Something on the Ashes and Something on Audio

I almost overslept this morning after an almost four and a half hour Fargo-Moorhead Redhawks last night. I did managed to drag myself out of bed to watch the Ashes at Lords. After all, if the Queen herself could make it, then I could make it.


First, the Ashes.

Todays post will be influenced by the early hour and the need to keep one eye on the Ashes, but I wanted to opine on a situation from the first Ashes test. On the third day at Trent Bridge, Stuart Broad edged Ashton Agar to Brad Haddin. It wasn’t just a little niggling edge, it was a thick edge. The umpire missed it and Australia had used up their reviews so Broad’s innings with the bat continued. 

The commentators discussed at length whether Broad should have walked (that is, acknowledge that he was out even if the umpire got it wrong), and most felt like Broad did the right thing and the umpires were there to decide who was in and who was out and in this case they got it wrong. I’m not so sure about this reasoning. I would think that edging the ball – especially a thick edge like Broad’s – is one of the few times that the player was in a position to know whether he was out better than the umpire. Another such time is when a player makes (or misses) a catch. When Dinesh Ramdan faked a catch in the Champions Trophy earlier this summer and was caught on camera doing it, it received a substantial fine and a two match ban. While Broad’s sin was one of omission – he failed to tell the umpire that he had edged the ball – and Ramdan’s was a sin of commission – he blatantly faked a catch, the latter has to be the product of the same commentator logic. If the umpires are there to judge who is out and who is not, then one should do everything necessary to stay in or to convince the umpire that a player is out. If there is an “absolute” in or out that exists outside of the umpire’s decision, then Broad should have walked.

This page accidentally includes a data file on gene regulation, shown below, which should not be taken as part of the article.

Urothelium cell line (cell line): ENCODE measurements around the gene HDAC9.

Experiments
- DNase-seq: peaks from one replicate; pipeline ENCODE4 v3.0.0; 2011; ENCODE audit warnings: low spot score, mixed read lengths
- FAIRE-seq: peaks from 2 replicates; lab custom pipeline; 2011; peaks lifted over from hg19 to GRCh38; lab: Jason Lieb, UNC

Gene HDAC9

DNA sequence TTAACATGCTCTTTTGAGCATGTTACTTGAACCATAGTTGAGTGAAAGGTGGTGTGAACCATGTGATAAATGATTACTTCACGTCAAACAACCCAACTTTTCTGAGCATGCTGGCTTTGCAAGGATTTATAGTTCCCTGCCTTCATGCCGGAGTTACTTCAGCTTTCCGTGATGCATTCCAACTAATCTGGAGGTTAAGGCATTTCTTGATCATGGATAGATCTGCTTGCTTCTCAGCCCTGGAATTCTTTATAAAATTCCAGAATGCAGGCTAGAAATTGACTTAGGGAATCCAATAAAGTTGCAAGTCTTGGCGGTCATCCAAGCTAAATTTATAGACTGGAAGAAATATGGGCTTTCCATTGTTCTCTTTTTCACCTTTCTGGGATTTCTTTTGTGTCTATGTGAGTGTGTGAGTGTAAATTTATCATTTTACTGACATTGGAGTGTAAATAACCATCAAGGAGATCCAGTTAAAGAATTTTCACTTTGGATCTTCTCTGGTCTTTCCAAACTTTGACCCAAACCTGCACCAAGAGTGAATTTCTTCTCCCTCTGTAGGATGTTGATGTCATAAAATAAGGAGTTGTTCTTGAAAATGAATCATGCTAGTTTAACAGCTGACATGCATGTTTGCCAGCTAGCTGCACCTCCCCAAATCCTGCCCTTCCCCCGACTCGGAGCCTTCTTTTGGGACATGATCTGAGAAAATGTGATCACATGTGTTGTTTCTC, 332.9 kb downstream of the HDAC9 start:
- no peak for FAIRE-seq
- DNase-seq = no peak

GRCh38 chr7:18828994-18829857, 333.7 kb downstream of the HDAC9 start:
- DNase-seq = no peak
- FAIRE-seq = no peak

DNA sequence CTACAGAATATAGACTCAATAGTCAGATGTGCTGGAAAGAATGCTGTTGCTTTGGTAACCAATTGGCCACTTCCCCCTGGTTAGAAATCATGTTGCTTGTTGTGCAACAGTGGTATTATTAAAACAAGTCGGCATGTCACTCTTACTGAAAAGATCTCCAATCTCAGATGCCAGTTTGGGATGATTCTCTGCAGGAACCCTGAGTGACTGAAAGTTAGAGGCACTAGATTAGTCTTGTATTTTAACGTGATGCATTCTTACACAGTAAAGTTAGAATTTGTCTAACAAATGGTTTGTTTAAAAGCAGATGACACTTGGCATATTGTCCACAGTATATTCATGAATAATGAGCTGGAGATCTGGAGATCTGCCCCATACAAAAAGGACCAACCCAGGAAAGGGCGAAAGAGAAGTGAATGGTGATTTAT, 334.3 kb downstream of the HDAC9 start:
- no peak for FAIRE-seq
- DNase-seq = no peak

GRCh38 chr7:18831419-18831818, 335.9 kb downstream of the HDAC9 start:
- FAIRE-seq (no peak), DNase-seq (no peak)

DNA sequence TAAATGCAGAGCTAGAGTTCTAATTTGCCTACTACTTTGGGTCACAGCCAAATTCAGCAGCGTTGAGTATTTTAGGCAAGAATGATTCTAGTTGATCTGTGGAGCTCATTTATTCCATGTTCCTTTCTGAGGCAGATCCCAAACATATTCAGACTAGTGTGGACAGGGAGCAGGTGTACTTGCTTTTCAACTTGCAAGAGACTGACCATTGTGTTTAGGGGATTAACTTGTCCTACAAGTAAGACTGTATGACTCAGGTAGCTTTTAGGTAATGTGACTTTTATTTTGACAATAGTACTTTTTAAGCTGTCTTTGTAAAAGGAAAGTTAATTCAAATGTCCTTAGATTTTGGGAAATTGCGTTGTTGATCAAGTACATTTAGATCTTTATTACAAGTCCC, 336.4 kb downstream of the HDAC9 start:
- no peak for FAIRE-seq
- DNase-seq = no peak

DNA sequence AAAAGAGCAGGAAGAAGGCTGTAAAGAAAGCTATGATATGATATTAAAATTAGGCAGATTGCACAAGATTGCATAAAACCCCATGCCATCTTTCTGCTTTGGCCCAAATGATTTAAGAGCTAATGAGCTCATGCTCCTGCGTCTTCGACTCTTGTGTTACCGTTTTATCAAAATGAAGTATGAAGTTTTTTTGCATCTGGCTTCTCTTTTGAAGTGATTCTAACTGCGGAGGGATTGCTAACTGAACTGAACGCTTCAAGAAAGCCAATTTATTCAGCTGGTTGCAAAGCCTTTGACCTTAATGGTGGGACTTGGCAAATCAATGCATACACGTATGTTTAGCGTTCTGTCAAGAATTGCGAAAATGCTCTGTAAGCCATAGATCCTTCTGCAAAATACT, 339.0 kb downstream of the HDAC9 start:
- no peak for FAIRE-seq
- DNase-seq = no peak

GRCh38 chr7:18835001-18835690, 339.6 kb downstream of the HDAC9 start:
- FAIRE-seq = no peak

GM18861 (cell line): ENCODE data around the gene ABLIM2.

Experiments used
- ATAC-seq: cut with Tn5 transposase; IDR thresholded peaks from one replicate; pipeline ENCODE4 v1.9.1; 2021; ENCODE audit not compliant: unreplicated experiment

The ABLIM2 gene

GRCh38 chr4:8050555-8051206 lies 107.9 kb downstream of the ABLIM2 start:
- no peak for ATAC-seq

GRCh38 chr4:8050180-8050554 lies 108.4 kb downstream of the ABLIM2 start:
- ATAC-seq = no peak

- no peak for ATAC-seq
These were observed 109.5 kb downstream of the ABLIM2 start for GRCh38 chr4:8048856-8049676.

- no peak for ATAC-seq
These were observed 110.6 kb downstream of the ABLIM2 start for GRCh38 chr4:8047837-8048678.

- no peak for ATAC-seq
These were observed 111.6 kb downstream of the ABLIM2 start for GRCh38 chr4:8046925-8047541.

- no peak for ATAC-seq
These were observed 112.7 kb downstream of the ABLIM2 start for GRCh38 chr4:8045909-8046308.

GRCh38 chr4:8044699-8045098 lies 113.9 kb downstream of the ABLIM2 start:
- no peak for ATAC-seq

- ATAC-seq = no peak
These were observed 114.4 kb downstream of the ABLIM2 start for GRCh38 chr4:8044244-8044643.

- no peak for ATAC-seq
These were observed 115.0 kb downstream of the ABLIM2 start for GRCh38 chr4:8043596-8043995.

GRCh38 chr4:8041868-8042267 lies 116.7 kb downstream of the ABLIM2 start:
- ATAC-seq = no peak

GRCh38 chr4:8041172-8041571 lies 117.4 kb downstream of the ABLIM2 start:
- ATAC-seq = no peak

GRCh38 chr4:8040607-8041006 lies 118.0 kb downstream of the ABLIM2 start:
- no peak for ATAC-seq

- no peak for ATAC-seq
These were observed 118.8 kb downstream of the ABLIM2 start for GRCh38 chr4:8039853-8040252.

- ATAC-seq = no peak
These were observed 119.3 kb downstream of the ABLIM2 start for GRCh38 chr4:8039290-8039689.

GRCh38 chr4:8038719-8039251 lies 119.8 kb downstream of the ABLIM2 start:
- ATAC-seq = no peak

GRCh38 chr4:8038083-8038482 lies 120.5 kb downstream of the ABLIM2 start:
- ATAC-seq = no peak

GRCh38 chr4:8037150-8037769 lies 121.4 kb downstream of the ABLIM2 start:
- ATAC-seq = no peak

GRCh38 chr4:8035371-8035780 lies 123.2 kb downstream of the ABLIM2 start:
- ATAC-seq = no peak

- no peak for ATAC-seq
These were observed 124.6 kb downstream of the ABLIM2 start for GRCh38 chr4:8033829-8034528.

I can accept, of course, that sometimes a player genuinely does not know whether he’s edged the ball or not. For example, Michael Clarke on the fourth day edged the ball, but nevertheless called for a review when the umpire gave him out. While Clarke has taken some heat during the first test for his use of reviews (the so-called Decisions Review System), it seems unlikely that he’d call for a review if he knew he was out. Broad, in contrast, knew he edged the ball and should have walked. 

And some audio

As readers of this blog know, I’ve been dabbling with introducing some of my interest in music to this blog here (and here and here). I promise that I won’t begin telling you what I had for breakfast or about the antics of my cat. 

On the other hand, I was pretty pleased to have contributed to one of my favorite audiophile blogs this week: Confessions of a Parttime Audiophile. Everyone should click through to this site to read my post and to show the editor/publisher, Scot Hull, that I can bring page views to keep his sponsors happy. It’s been very interesting watching him develop the site from a single author blog to more of an online magazine. I’d pretty pleased to do my part, but hope that he can maintain the personal, practical, “lifestyle” tone of the blog even as it gets more contributors.


Leave a Reply

Fill in your details below or click an icon to log in: Logo

You are commenting using your account. Log Out /  Change )

Twitter picture

You are commenting using your Twitter account. Log Out /  Change )

Facebook photo

You are commenting using your Facebook account. Log Out /  Change )

Connecting to %s